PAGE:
When Mike Ross announced a crime plan Tuesday, his campaign emphasized a portion focusing on domestic violence — increased support for shelters, more investigative money for child abuse and more training of police officers in coping with domestic situations. (See the story in the paper this morning of a Little Rock cop accused of a fist fight with his son over going to church and making his bed?)
The domestic violence focus has brought attention from the widely read Huffington Post, because it fits with its recent story on the slaying of an Arkansas women despite a record of attempts to protect herself from an abusive boyfriend through court proceedings. Ross, the Democratic candidate for governor, said he was motivated by the story about Laura Aceves.
“The state of Arkansas and the system failed victims like Laura and it continues to fail too many women and children,” Ross said. “Domestic violence is a real problem in Arkansas.”
In the last decade, Arkansas has frequently been ranked as one of the 10 worst states when it comes to men killing women, according to annual reports by the Violence Policy Center. The ranking is based on FBI data on incidents in which a sole male offender kills a single female victim, a typical indicator of domestic homicide.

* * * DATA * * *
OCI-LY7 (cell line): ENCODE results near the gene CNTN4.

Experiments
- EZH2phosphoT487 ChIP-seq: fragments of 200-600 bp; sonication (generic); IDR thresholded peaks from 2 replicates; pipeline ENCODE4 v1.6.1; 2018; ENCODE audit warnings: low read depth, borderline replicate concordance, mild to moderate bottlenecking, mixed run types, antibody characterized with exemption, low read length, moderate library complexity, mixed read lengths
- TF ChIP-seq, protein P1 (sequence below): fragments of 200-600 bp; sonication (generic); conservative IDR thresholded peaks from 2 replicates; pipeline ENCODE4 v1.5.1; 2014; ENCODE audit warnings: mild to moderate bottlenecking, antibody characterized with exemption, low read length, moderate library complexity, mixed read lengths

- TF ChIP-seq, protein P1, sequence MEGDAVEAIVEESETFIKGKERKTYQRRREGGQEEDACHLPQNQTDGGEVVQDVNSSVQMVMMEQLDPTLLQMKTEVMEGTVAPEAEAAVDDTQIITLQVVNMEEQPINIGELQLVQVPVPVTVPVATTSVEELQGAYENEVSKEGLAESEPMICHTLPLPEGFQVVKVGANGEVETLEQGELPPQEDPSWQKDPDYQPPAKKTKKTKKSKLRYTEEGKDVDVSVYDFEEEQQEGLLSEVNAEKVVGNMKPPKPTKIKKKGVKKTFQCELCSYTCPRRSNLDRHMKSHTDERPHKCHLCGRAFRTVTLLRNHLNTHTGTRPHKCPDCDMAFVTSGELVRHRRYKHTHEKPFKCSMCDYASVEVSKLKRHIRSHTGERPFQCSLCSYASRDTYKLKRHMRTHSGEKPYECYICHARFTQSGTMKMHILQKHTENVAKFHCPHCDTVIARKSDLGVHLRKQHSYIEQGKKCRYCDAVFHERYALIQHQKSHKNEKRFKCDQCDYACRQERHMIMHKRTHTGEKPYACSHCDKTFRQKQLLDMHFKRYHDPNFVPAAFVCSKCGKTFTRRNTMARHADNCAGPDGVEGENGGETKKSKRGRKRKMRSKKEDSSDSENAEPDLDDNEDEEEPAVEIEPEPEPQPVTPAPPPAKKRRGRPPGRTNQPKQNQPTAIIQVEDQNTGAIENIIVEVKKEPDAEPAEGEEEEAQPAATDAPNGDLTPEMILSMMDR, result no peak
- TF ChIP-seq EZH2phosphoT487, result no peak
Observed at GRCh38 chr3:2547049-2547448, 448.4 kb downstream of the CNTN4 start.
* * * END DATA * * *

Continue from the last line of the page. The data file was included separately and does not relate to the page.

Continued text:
Under Ross’s plan, the state would take new steps to protect and support domestic violence victims.
One key initiative would change the way police respond to domestic violence calls. Under Ross’s plan, Arkansas police would be trained to screen victims for risk level by asking a series of research-based questions. If the victim is determined to be at high risk, police would inform her about the danger she is in, encourage her to seek help and connect her with key resources.
The method, called “lethality assessment,” has shown encouraging progress in reducing homicides across the country.
“Thirty-two states have now implemented some form of lethality assessment,” said Ross. “It’s past time for Arkansas to do the same.”
The article also mentions this idea:
Ross’ plan also includes the creation of a confidential address program to help survivors of sexual assault, rape, stalking or domestic violence keep their location secret from abusers; changing the law so it’s easier for domestic violence survivors to terminate a housing lease without penalty; and directing the state to publish a comprehensive report on domestic violence every two years.
The article notes that Ross is in close race with Republican Asa Hutchinson, trailing 48-44 according to Huffington’s pollster. Hard to figure how advocacy for battered women could hurt.